Maturity Model for Microsoft 365 - Search Competency

Note

This is an open-source article with the community providing support for it. For official Microsoft content, see Microsoft 365 documentation.

Maturity Model for Microsoft 365

Overview of the Concepts [tl;dr]

People search for many reasons. Any effective search strategy and supporting technology needs to reflect this and include a person-centric and organization-scoped approach to helping people find the things they need. Great search is about discovery, not the search experience itself, i.e., search is only as good as its results.

With modern organizations creating huge volumes of content and data every year, a search experience where users can find what they want, when they want is essential.

A good search experience benefits the organization by reducing time to find knowledge in the organization. This becomes particularly powerful when users do not need to know where the content is stored. It helps reduce "re-inventing the wheel" and content duplication because the originals could not be found.

Definition of this competency

Search is about enabling people to find the authoritative information within the organization easily using a set of keywords or search terms, or based in their activities. The results may come from the Microsoft 365 platform or other systems which have been connected into the search process.

Common Microsoft 365 Search technologies

  • Microsoft Search (using Microsoft Graph)
    • Office search
    • Microsoft Search in Bing
    • SharePoint Modern Search
    • Modern Search Web Parts
    • Delve
    • Search Connectors
  • Bing
  • SharePoint Search
    • Classic/Enterprise Search
  • SQL Search
  • Business Data Services (BDS)
  • Cortana
  • Power BI Q&A
  • Managed Metadata/Term Stores
  • eDiscovery and audit (Compliance Centre)

Evolution of this competency

See the Maturity Model for Microsoft 365 - Introduction for definitions of the Maturity Model levels.

People search for many reasons:

  • They know something exists, but don't know where to find it
  • They know something exists, but don't know how to describe it
  • Search is the more efficient or rapid means of completing an activity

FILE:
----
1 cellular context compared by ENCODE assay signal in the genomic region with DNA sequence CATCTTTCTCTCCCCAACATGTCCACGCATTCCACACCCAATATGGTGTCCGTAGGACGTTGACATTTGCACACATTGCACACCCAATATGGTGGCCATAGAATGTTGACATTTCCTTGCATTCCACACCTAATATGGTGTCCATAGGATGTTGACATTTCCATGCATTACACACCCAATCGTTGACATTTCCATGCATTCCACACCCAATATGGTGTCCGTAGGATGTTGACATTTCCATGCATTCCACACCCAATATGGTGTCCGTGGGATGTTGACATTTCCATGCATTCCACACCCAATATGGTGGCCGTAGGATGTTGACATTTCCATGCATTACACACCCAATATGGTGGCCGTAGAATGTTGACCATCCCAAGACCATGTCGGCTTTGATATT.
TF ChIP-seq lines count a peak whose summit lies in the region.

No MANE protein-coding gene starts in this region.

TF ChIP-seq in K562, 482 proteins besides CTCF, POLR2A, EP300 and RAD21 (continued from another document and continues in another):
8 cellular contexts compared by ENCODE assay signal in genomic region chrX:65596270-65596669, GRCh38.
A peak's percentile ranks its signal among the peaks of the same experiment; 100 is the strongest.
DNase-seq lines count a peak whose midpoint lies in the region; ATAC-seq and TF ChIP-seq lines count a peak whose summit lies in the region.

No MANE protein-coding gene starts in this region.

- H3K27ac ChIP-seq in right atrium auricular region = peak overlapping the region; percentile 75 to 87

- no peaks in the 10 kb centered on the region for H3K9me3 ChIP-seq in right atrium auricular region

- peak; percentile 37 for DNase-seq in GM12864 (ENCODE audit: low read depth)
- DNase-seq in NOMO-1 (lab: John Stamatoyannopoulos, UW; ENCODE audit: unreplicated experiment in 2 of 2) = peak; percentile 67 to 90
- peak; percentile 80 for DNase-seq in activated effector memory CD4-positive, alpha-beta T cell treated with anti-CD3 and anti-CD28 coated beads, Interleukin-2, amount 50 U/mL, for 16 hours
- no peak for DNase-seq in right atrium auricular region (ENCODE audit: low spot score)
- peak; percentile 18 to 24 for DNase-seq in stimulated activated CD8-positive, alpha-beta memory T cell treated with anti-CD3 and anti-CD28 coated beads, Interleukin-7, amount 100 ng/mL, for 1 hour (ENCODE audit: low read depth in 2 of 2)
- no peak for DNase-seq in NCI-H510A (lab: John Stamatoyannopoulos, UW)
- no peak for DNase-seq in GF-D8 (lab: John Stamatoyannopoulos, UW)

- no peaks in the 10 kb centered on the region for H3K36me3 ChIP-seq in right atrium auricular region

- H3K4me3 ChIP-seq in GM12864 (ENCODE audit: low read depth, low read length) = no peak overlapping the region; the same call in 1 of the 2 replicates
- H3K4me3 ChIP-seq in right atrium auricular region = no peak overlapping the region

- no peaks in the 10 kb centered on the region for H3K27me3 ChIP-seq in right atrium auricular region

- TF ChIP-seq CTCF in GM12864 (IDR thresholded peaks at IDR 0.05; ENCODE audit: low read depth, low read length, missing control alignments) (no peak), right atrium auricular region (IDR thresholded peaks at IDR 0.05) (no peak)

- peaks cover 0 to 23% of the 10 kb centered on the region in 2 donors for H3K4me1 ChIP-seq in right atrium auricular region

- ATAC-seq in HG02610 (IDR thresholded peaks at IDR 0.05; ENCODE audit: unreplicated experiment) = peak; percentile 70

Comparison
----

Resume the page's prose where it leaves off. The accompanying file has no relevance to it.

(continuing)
• They need to find if information exists or what information exists
  • They need to find someone who can offer advice or skills
  • They want to see what the organization has or knows

The evolution of Search starts from the basic 'index card' concept, which tells you where to find the document etc. you are looking for, epitomized by the Dewey Decimal system found in libraries. As technology developed, it become possible to search limited metadata (filename) in file repositories, then other attributes and eventually search engines were able to index contents (Semantic analysis), file properties and metadata/tags across multiple repositories. In parallel, the user experience of the search, especially for creating the query and presenting results has improved from basic or cluttered to strongly structured with previews and interaction points, plus post-search filtering or refinement. In parallel, the technologies have become aware of security and governance, reporting and feedback, content weighting and relevance (e.g. headings are more important than text), context, relevancy and 'freshness' (more recent content is likely to be more useful) and can deal with advanced content management technologies.

Search provides two 'experiences' within Microsoft 365 – classic and modern - both of which use the same Search Index.

  • Classic search, which is configured via the SharePoint Admin Centre and available through SharePoint Online.
  • Modern search, which is also known as Microsoft Search.